Hur­ri­cane swamps Outer Banks in NC

Hun­dreds feared trapped in at­tics amid flood­wa­ters

The Morning Call - - FRONT PAGE - By Jef­frey Collins and Ben Fin­ley

AT­LANTIC BEACH, N.C. — A weak­ened Hur­ri­cane Do­rian flooded homes on North Carolina’s Outer Banks on Fri­day with a fury that took even storm-hard­ened res­i­dents by sur­prise, forcing peo­ple to climb into their at­tics. Hun­dreds were feared trapped by high wa­ter, and neigh­bors used boats to res­cue one an­other.

Medics and other res­cuers rushed to Ocra­coke Is­land — ac­ces­si­ble only by boat or air — to reach those who de­fied manda­tory evac­u­a­tion or­ders along the 200-mile rib­bon of low-ly­ing is­lands.

“We are flood­ing like crazy,” Ocra­coke Is­land bookshop owner Les­lie Lanier texted. “I have been here 32 years and not seen this.”

Its winds down to 90 mph, Do­rian howled over the Outer Banks as a far weaker storm than the brute that wreaked havoc on the Ba­hamas at the start of the week. Just when it looked as if its run up the South­east coast was com­ing to a rel­a­tively quiet end, the Cat­e­gory 1 hur­ri­cane sent sea­wa­ter surg­ing over neigh­bor­hoods, flood­ing the first floors of many homes, even ones on stilts.

“There is sig­nif­i­cant con­cern about

hun­dreds of peo­ple trapped on Ocra­coke Is­land,” Gov. Roy Cooper said.

Over and over, long­time res­i­dents said that they had never seen flood­ing so bad, and that places in their homes that had never flooded be­fore were in­un­dated.

“We were all on so­cial me­dia laugh­ing about how we’d done well and there was re­ally no flood­ing at all, just rain, typ­i­cal rain,” Steve Har­ris, who has lived on Ocra­coke Is­land for most of the last 19 years. And then, “the wall of wa­ter just came rush­ing through the is­land.

“It just started look­ing like a bath­tub, very quickly,” said Har­ris, who was safe in his third­floor condo. “We went from al­most no wa­ter to 4 to 6 feet in a mat­ter of min­utes.”

The Coast Guard be­gan land­ing lo­cal law en­force­ment of­fi­cers on the is­land via he­li­copter and air­lift­ing out the sick, the elderly or oth­ers in dis­tress, Hyde County au­thor­i­ties said. Na­tional Guard he­li­copters also flew sup­plies and a res­cue team in. Res­i­dents were told to get to the high­est point in their homes in the mean­time.

“Sev­eral peo­ple were res­cued from their up­per floors or at­tics by boat by good Sa­mar­i­tans,” Ocra­coke Is­land restau­rant owner Ja­son Wells said in a text mes­sage.

In Bux­ton on Hat­teras Is­land, close to where Do­rian blew ashore, Ra­dio Hat­teras vol­un­teer Mary He­len Good­loe-Mur­phy said that peo­ple were call­ing in to re­port that “houses are shaking like crazy” and that “it’s never been like this be­fore.”

By evening, the gov­er­nor said that of­fi­cials were aware of no se­ri­ous in­juries on the Outer Banks from the storm.

One 79-year-old man was air­lifted from Ocra­coke Is­land be­cause of a pre-ex­ist­ing con­di­tion, au­thor­i­ties said.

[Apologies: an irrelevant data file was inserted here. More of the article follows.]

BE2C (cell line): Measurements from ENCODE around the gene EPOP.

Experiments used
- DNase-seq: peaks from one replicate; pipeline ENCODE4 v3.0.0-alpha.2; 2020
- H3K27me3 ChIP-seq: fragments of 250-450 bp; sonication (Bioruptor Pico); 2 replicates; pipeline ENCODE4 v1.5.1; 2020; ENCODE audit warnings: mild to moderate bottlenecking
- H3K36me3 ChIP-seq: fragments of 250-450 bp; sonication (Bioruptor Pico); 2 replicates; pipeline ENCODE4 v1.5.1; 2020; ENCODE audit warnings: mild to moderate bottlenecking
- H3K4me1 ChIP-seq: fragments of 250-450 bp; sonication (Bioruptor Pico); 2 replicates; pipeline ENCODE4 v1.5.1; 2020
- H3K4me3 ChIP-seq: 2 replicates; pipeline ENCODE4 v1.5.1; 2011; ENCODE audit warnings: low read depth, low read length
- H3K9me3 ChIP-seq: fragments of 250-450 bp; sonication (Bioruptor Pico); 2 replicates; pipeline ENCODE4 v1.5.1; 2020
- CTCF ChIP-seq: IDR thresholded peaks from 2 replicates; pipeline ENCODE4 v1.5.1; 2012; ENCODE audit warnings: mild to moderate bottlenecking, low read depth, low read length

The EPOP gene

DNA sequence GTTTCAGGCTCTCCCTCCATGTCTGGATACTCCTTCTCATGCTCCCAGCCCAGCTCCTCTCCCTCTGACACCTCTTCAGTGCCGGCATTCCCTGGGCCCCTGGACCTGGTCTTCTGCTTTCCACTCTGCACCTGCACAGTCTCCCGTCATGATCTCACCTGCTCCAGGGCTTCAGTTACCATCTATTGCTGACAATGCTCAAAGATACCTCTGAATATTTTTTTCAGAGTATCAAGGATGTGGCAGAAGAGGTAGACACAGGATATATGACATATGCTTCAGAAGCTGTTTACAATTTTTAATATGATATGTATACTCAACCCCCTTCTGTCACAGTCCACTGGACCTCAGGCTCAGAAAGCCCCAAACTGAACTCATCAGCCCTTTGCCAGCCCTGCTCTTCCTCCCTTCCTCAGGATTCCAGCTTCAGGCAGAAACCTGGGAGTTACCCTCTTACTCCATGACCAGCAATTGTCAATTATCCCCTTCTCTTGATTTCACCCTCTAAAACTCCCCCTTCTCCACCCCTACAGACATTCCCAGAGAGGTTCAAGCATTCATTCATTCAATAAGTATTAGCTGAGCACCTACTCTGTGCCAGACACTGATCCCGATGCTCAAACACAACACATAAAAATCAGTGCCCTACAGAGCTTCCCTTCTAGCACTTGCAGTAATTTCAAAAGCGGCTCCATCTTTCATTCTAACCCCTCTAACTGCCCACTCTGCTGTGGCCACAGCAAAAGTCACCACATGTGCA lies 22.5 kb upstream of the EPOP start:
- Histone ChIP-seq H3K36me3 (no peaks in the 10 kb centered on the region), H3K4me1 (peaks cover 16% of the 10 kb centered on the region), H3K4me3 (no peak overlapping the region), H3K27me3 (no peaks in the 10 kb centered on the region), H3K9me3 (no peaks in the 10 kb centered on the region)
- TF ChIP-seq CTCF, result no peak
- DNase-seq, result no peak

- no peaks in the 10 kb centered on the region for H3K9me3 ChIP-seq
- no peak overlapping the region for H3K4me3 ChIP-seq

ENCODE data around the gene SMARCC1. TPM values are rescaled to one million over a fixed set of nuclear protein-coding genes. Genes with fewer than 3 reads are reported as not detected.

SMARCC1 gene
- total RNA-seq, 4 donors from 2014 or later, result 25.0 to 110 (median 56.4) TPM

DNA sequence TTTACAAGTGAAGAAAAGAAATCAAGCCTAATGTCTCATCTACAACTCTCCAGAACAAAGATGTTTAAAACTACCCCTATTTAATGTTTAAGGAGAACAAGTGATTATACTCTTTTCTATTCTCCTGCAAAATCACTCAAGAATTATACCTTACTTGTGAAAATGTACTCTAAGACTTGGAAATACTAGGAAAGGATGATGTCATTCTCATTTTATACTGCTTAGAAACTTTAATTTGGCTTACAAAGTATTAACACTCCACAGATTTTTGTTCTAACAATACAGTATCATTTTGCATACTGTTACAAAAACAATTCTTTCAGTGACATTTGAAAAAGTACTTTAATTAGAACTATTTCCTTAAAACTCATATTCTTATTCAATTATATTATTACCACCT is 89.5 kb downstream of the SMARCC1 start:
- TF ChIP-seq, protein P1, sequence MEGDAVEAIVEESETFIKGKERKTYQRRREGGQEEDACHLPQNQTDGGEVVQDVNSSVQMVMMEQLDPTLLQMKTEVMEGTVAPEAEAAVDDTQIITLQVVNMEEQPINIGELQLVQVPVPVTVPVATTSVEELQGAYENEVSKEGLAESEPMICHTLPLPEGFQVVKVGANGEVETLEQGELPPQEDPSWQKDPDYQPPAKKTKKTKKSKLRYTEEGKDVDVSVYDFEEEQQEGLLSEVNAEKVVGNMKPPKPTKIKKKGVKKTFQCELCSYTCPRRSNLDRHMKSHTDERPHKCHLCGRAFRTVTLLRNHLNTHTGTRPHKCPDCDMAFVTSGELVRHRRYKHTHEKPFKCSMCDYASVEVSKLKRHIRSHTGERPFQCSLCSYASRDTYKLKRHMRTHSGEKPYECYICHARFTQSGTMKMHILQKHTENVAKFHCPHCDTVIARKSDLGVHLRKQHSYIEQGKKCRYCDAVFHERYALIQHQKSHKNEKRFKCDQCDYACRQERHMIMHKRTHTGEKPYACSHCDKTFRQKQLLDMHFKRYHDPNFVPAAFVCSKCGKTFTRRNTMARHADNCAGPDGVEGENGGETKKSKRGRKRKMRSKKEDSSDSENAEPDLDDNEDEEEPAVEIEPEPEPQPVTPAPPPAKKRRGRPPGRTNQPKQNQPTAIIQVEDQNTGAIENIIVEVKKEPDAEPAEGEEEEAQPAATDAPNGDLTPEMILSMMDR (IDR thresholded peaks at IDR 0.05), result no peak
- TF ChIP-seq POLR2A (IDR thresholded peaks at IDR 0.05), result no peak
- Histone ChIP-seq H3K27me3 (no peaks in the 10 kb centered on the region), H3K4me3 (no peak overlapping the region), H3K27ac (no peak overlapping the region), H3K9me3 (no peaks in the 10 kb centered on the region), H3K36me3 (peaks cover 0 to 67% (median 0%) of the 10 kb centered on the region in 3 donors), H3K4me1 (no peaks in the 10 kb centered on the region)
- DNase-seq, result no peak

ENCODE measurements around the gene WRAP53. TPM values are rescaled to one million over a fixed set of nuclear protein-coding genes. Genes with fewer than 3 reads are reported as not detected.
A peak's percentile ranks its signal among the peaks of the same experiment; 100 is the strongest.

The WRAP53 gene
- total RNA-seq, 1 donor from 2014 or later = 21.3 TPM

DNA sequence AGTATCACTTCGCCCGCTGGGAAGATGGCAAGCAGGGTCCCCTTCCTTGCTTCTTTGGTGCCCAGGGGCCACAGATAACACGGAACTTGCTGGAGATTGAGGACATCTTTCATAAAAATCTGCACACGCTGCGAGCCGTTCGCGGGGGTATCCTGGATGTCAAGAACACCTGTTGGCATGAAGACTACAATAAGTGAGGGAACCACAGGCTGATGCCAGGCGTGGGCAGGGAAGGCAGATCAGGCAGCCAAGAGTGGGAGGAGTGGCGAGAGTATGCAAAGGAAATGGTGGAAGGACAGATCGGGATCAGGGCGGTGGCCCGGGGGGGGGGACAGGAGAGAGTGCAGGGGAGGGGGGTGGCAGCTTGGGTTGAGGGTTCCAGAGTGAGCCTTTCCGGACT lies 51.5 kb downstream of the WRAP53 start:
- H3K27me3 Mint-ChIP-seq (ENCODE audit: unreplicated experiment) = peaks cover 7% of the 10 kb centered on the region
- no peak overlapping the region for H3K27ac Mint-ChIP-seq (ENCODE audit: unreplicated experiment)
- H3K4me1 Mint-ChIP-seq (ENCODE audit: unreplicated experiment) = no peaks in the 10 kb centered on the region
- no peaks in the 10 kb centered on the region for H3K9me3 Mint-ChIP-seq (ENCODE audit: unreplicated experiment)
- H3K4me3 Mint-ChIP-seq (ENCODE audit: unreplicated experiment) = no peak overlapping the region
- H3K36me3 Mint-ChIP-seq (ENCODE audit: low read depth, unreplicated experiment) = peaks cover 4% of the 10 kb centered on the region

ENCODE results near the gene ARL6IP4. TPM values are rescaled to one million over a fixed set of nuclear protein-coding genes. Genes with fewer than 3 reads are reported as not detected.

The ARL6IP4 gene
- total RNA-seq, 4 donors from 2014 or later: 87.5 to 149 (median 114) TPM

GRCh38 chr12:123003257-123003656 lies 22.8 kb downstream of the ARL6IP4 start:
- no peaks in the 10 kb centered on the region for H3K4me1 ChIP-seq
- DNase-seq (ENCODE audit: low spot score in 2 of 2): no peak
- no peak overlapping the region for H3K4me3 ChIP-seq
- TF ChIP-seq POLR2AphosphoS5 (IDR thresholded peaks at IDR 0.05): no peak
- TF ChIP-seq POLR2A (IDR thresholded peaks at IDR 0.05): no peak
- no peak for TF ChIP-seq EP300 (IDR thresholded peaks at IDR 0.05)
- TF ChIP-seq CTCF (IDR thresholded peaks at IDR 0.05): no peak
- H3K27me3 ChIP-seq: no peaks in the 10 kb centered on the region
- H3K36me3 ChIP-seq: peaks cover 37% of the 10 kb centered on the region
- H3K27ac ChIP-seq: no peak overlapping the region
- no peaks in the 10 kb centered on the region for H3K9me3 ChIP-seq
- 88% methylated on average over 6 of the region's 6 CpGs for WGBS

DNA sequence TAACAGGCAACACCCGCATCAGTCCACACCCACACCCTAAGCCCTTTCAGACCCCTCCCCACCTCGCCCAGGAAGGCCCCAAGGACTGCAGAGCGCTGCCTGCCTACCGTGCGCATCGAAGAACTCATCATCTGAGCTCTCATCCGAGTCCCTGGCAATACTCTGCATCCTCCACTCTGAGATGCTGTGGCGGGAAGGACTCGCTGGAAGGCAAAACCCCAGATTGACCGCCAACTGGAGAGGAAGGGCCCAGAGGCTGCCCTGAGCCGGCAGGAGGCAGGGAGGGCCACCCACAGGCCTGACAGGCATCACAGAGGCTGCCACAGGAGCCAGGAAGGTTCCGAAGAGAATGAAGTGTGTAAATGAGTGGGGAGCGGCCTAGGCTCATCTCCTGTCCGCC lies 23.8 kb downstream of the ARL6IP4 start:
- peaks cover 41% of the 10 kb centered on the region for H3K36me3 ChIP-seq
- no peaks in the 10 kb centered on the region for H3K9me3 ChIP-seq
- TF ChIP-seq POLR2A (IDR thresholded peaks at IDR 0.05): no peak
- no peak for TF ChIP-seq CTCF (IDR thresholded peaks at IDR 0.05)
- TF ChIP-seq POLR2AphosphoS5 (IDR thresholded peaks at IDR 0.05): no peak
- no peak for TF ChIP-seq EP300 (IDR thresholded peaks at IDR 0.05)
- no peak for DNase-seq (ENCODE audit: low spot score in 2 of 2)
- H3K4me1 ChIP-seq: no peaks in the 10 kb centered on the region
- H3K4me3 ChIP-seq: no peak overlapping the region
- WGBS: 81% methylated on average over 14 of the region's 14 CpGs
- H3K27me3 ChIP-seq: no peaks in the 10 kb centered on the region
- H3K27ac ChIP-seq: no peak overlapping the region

“The hur­ri­cane has left be­hind de­struc­tion where storm surge in­un­dated Ocra­coke Is­land,” Cooper, the gov­er­nor, said. “Cur­rently the is­land has no elec­tric­ity and many homes and build­ings are still un­der­wa­ter.”

Around mid­morn­ing, the eye of the storm came ashore at Cape Hat­teras, Do­rian’s first land­fall in the con­ti­nen­tal U.S. af­ter a week and a half in which it spread fear up and down the coast and kept peo­ple guess­ing as to where it would go.

By late af­ter­noon, Do­rian had peeled off the coast­line and was fi­nally mak­ing its exit out to sea. It is ex­pected to re­main a hur­ri­cane as it sweeps up the East­ern Seaboard through Satur­day, veer­ing far enough off­shore that its hur­ri­cane-force winds are un­likely to pose any threat to land in the United States.

Power out­ages had dropped by about one-third, to around 213,000 in the Caroli­nas and Vir­ginia.

At least four deaths in the South­east were blamed on Do­rian. All were men in Florida or North Carolina who died in falls or by elec­tro­cu­tion while trimming trees, putting up storm shut­ters or oth­er­wise get­ting ready for the hur­ri­cane.

As Do­rian closed in, more than a quar­ter-mil­lion res­i­dents and vis­i­tors were or­dered to evac­u­ate the Outer Banks, which stick out from the East­ern Seaboard like the side-view mir­ror on a car. But many just tied down their boats, re­moved ob­jects from their yards that could blow away, and hun­kered down.

Do­rian slammed the Ba­hamas at the start of the week with 185 mph winds, killing at least 30 peo­ple and oblit­er­at­ing count­less homes. From there, it swept past Florida and Ge­or­gia, then sideswiped the Caroli­nas on Thurs­day, spin­ning off tor­na­does that peeled away roofs and flipped recre­ational ve­hi­cles.

Still, the dam­age was far less than feared in many parts of the Caroli­nas, in­clud­ing his­toric Charleston, South Carolina, which is prone to flood­ing even from or­di­nary storms, and Wilm­ing­ton, North Carolina, the state’s big­gest coastal city.

Joseph Pawlick went out Fri­day morn­ing to rake leaves, twigs and other debris from the side­walk out­side his Wilm­ing­ton home.

“I slept like a baby last night. This, thank­fully, was not bad,” he said.


Do­rian’s storm surge floods a shop Fri­day in Cape Hat­teras, North Carolina, where the Cat­e­gory 1 hur­ri­cane made land­fall.


Mar­shall Brewer looks for dam­age out­side his apart­ment Fri­day in Nags Head, North Carolina, af­ter Hur­ri­cane Do­rian tore the roof off of a neigh­bor­ing build­ing spread­ing a swath of debris.

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